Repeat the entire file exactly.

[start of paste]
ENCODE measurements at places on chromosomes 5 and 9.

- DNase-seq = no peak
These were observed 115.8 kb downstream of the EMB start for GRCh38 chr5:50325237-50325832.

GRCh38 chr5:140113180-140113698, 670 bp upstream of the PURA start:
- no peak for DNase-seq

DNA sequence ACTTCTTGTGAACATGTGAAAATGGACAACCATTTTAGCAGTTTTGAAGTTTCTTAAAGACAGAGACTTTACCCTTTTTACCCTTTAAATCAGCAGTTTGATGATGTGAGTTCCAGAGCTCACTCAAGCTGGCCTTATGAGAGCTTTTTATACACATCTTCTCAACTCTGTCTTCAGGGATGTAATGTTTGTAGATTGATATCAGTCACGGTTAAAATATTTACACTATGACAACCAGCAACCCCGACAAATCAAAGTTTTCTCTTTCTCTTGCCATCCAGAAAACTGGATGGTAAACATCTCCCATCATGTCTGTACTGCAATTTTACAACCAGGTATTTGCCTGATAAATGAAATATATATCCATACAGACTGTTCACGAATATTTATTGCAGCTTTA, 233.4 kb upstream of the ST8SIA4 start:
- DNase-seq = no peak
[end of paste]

ENCODE measurements at places on chromosomes 5 and 9.

- DNase-seq = no peak
These were observed 115.8 kb downstream of the EMB start for GRCh38 chr5:50325237-50325832.

GRCh38 chr5:140113180-140113698, 670 bp upstream of the PURA start:
- no peak for DNase-seq

DNA sequence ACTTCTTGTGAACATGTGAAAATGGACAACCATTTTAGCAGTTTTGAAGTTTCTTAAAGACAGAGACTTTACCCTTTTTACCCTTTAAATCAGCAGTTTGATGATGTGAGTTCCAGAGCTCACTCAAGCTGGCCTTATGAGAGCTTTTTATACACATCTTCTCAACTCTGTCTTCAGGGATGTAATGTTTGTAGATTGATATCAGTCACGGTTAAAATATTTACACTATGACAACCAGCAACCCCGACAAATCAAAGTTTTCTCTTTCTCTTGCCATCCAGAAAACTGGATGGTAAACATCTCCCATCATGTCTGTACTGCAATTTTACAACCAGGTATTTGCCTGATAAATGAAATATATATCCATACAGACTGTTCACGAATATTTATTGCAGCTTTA, 233.4 kb upstream of the ST8SIA4 start:
- DNase-seq = no peak